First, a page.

Muscle protein (~20 μg) was mixed with Laemmli sample buffer and warmed for 5 min at 95°C. Proteins were separated by sodium dodecyl sulfate–polyacrylamide gel electrophoresis during 2 h at 40 mA then transferred on polyvinylidene fluoride membranes for 2.5 h at 80 V. After blocking for 1 h in a Tris-buffered saline plus 0.1% Tween 20 containing 5% nonfat dry milk, membranes were incubated at 4°C overnight with one of the following antibodies: BNIP3 (ab10433), Parkin (ab77924), COx IV (ab14744), GAPDH (ab9492), LAMP2b (ab118959) (Abcam, Cambridge, UK), phospho-DRP1Ser616 (#3455), DRP1 total (#5391), heat shock protein 60 (Hsp60; #4870), Mitofusin-2 (#9482), TOM20 (#42406), OPA1 (#67589) (Cell Signaling Technology, Leiden, The Netherlands), Fis1 (SAB2702049), LC3b (L7543), or p62/SQSTM1 (P0067) (Sigma-Aldrich, St. Louis, MO). Membranes were washed thrice for 10 min in Tris-buffered saline plus 0.1% Tween 20 then incubated for 1 h at room temperature with a secondary antibody conjugated to horseradish peroxidase. Three additional washes were performed before chemiluminescence detection with the ECL-Plus Western blotting kit (Amersham Biosciences, GE Healthcare, UK). The bands were captured with the GeneSnap and quantified with the GeneTools software (G-Box; Syngene, Cambridge, UK). DRP1 was quantified in the cytosolic and in the mitochondrial fraction, whereas all other protein expressions were quantified in the mitochondrial fraction. Phosphorylated DRP1 was reported to total DRP1 as the latter was found to be unmodified in any condition. LC3b I, LC3b II, LC3b II/I, Hsp60, p62/SQSTM1, BNIP3, Parkin, OPA1, and Mfn2 expression were reported to COx IV (Abcam), which remained unchanged in all experimental conditions. An internal standard was used to limit variations in protein expression when protein samples were separated on different gels.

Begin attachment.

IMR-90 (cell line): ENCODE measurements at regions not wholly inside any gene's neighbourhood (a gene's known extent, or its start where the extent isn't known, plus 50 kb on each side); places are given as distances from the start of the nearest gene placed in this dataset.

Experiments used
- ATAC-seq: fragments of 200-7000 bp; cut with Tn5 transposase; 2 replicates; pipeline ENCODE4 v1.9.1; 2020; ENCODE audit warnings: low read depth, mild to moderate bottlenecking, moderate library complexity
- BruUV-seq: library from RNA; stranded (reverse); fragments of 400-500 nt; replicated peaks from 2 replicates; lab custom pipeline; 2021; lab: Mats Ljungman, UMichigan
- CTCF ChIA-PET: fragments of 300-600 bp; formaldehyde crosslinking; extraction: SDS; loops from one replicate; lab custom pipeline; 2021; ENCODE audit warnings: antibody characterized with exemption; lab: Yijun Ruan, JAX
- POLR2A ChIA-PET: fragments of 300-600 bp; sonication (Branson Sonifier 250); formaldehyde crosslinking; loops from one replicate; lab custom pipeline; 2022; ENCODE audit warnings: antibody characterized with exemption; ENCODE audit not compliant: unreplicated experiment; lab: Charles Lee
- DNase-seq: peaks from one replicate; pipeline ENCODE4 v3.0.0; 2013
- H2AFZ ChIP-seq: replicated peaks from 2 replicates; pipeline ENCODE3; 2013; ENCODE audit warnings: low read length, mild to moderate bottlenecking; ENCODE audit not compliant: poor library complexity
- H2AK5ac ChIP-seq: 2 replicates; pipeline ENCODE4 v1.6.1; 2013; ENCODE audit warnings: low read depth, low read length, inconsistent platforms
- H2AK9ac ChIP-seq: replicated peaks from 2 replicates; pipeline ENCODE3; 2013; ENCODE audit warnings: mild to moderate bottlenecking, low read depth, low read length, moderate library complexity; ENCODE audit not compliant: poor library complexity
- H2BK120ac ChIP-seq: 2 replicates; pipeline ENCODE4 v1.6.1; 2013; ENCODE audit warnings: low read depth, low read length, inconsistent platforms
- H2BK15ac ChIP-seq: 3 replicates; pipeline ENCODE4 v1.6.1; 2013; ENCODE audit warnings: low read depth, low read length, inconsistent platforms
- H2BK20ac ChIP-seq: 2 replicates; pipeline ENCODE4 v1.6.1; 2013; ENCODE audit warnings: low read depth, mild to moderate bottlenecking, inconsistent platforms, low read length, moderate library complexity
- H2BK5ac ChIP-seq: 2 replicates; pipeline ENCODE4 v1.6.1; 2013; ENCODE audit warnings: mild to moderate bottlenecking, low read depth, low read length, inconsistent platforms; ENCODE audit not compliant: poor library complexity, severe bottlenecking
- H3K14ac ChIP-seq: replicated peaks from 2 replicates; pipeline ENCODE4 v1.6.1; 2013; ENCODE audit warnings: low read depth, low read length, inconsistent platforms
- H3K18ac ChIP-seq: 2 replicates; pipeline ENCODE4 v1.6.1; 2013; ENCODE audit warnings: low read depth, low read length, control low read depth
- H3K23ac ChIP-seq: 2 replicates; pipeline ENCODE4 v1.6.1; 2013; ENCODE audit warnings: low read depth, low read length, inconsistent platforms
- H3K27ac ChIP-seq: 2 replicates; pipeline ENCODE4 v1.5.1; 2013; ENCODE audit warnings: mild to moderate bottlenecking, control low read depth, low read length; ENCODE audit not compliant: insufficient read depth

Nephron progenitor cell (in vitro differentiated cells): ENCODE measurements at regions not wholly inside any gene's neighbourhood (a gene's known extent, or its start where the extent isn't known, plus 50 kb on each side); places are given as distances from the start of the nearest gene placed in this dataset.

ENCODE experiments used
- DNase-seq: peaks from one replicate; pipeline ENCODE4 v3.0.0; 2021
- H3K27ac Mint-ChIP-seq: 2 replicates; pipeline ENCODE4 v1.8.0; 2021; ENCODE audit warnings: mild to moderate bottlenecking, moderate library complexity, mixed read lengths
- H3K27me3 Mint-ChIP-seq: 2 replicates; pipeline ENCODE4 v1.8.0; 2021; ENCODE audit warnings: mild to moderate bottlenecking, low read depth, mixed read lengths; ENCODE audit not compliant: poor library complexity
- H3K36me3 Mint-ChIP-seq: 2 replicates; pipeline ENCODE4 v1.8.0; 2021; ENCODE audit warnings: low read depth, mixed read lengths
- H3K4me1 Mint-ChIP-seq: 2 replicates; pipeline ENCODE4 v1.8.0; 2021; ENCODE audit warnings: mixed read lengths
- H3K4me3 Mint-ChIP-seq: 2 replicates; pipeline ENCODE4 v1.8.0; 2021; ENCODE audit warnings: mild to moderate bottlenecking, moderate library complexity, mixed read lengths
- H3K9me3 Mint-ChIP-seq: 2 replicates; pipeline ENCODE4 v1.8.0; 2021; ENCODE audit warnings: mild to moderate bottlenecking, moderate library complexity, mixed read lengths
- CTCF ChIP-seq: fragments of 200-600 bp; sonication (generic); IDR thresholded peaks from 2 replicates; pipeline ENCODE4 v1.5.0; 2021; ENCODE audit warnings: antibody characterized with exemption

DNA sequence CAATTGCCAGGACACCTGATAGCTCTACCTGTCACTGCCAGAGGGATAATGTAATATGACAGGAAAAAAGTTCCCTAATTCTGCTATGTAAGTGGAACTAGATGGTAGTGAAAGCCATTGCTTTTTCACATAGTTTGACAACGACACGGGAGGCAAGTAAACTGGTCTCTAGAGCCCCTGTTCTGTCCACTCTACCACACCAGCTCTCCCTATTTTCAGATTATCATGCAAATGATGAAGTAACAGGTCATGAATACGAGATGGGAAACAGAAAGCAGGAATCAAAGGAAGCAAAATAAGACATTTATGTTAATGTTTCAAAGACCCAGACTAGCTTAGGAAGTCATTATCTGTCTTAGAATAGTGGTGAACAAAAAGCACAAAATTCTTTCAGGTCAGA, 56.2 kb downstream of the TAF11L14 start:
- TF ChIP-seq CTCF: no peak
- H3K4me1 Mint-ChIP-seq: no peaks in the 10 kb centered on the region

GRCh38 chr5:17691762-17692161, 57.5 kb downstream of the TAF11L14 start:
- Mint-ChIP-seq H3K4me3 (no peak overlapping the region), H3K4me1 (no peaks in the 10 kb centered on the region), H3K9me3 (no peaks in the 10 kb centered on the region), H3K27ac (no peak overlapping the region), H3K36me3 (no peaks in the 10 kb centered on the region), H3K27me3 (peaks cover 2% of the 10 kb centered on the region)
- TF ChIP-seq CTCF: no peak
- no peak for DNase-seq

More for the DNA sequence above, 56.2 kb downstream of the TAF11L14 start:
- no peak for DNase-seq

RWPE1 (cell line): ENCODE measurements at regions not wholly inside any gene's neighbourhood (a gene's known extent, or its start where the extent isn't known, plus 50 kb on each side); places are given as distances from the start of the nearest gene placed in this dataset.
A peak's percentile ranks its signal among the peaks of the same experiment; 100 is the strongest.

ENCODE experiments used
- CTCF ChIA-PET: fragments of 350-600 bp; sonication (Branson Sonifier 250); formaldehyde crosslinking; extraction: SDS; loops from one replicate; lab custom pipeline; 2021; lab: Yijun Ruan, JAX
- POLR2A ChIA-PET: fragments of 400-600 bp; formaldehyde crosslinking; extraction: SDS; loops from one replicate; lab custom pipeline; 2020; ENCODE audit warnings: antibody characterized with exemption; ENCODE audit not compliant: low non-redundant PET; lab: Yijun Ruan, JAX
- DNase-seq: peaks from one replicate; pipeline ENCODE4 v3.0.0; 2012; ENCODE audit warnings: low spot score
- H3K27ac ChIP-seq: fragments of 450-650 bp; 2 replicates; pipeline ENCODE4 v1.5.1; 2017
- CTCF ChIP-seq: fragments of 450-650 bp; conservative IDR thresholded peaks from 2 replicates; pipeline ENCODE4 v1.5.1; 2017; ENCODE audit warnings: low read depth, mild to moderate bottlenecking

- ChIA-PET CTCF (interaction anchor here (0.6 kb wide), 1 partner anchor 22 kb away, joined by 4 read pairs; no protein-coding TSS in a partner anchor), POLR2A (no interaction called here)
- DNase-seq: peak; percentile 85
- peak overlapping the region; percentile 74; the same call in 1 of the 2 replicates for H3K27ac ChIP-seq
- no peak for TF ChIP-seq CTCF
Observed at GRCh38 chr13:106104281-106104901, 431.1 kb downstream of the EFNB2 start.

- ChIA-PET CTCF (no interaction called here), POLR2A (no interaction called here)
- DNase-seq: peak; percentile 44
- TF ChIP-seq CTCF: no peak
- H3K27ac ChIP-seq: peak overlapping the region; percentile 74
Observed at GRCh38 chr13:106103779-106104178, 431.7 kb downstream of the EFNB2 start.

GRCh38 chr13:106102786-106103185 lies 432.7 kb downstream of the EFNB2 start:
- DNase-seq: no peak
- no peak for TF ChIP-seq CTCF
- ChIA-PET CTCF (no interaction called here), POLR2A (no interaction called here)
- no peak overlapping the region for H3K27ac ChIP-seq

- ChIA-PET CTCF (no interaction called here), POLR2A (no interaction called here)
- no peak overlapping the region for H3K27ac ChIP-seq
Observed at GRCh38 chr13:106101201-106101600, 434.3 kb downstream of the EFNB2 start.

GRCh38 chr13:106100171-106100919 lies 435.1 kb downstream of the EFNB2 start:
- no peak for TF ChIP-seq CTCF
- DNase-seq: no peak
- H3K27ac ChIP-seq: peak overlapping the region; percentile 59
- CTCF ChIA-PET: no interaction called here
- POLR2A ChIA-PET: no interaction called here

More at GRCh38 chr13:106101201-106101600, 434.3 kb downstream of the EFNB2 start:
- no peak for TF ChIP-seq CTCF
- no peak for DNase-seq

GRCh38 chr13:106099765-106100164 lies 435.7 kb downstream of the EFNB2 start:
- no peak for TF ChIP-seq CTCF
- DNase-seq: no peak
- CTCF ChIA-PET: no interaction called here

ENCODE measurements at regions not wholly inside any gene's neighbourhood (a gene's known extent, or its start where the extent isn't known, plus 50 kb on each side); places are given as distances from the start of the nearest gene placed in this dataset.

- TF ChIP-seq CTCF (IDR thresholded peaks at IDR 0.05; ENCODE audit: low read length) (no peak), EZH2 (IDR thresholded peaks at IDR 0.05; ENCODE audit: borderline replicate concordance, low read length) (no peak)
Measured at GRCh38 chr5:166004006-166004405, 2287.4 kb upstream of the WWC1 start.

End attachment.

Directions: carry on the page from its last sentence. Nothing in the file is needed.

RNA extraction and quantitative real-time polymerase chain reaction